Food Science and Technology program, School of Kinesiology and Nutritional Science, California State University, Los Angeles, USA
Received date: August 10, 2012; Accepted date: August 10, 2012; Published date: August 11 2012
Citation: Mangalassary S (2012) In-package Pasteurization of Ready to Eat (RTE) Meat Products-an Effective Way to Control Post-processing Contamination. J Food Process Technol 3:e110. doi:10.4172/2157-7110.1000e110
Copyright: © 2012 Mangalassary S. This is an open-access article distributed under the terms of the Creative Commons Attribution License, which permits unrestricted use, distribution, and reproduction in any medium, provided the original author and source are credited.
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Ensuring the safety of meat and meat products is always a challenge to the industry. Ready to eat (RTE) meat and poultry products constitutes a major share of the processed meat products. The RTE meat and poultry products are in a form that is edible without additional preparation to achieve food safety and may receive additional preparation for palatability or aesthetic, gastronomic, or culinary purposes  and therefore often consumed without additional cooking steps. Post-process handling is a cause of recontamination of RTE meat products especially with food pathogen, Listeria monocytogenes. Processing operations such as peeling, sorting, loading, and slicing during preparation of RTE products are potential sources of L. monocytogenes contamination . Since the year 2000, there were many RTE meat product recalls due to Listeria contamination including the very recent, 16,000 tons of RTE meat and poultry product recall by a Minnesota firm in August 2012 .
In-package pasteurization is an effective method to reduce postprocessing surface contamination by food pathogens [4,5]. The major challenge associated with this technique is to get the maximum lethal effect by using a minimum pasteurization time as the additional heating after the primarythermal process (cooking) will invariably affect the sensory qualities of the product. The product composition, especially thickness was found to be a factor affecting the surface heating rate of the product during in-package pasteurization . Combining inpackage pasteurization with other preservative methods was another effective strategy tested where researchers found that the pasteurization time could be significantly reduced when in-package pasteurization was combined with methods such as surface application of natural antimicrobial compounds [7,8].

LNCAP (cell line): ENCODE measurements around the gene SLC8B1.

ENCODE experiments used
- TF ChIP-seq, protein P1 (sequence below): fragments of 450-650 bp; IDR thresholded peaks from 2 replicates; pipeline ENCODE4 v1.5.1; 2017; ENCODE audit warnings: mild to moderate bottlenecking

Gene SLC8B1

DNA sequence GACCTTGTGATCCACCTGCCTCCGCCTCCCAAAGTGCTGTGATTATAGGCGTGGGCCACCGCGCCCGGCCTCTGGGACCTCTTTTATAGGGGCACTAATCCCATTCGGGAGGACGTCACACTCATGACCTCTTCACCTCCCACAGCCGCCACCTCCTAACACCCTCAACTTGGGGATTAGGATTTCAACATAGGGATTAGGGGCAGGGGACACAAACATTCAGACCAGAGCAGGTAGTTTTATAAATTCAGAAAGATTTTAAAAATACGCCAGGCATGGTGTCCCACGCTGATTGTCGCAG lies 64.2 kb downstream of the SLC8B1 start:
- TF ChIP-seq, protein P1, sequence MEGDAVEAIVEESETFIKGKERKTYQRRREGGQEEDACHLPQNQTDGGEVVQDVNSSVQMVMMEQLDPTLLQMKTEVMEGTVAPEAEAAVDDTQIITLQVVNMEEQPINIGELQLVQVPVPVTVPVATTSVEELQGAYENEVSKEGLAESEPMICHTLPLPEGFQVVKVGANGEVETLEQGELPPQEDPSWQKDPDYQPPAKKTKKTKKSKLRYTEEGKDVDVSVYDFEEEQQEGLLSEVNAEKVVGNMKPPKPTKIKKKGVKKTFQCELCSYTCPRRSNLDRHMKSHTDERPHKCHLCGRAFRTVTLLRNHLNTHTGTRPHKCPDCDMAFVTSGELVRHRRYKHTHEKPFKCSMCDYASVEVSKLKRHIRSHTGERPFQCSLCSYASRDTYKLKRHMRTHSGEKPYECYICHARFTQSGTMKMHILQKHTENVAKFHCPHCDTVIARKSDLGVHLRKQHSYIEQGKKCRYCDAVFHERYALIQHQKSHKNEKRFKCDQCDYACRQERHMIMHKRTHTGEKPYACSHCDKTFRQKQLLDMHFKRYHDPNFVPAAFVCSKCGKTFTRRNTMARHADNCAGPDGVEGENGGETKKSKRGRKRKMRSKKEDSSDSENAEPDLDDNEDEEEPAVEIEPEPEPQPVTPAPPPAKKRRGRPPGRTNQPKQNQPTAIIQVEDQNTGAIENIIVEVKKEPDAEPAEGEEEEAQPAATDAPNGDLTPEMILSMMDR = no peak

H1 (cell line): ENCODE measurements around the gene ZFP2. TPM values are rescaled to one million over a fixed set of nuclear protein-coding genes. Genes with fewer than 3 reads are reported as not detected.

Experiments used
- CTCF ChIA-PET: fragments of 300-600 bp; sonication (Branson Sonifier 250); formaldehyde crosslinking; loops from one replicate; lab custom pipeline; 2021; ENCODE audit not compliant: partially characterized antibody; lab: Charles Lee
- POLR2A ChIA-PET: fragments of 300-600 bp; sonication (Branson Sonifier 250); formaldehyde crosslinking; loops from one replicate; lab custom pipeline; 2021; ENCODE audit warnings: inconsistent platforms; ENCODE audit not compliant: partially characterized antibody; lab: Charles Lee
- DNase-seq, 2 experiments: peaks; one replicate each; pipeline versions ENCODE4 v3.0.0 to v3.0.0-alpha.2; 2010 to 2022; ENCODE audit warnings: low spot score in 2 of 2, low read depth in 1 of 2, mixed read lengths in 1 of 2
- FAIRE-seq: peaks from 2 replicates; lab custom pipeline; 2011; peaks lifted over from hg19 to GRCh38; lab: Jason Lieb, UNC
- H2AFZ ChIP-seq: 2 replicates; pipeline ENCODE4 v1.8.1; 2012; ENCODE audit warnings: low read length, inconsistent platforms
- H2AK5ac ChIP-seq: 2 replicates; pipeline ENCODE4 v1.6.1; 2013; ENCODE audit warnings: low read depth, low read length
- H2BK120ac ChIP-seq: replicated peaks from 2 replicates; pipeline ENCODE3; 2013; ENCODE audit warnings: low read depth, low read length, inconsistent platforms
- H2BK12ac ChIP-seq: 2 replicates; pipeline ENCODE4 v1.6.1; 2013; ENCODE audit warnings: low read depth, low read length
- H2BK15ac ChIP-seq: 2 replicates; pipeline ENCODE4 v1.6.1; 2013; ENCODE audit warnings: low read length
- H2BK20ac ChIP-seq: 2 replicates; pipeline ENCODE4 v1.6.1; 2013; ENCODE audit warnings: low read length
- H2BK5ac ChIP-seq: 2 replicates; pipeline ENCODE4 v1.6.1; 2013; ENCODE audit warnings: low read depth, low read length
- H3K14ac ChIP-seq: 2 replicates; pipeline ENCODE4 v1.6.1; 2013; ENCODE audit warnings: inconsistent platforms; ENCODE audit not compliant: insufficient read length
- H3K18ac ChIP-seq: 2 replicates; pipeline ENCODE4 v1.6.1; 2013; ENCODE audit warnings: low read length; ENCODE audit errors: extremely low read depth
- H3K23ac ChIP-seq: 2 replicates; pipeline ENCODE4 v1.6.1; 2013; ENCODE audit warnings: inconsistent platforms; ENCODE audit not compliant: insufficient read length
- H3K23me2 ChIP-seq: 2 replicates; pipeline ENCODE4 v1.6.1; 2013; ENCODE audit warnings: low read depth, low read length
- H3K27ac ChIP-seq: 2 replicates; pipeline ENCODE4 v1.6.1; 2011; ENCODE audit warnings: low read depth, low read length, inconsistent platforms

In-package pasteurization could be practiced as one of the efficient post-processing decontamination techniques primarily because of the fact that it is employed after completing all the handling steps in RTE meat products preparation and the lethal effects obtained will remain at a safer level provided a proper storage temperature and strict retail and consumer handling of the product. One of the challenges for the industry would be to assess the required time and temperature combination which will depend on product thickness and other characteristics. When used in combination with other methods, the bacterial survival curves obtained may not follow first-order kinetics (the survival curves may be of non-linear in nature) and hence the standard use of D and Z-values may result in over or under processing . More research is needed to standardize various mathematical modeling techniques to suit the specific industry scenario.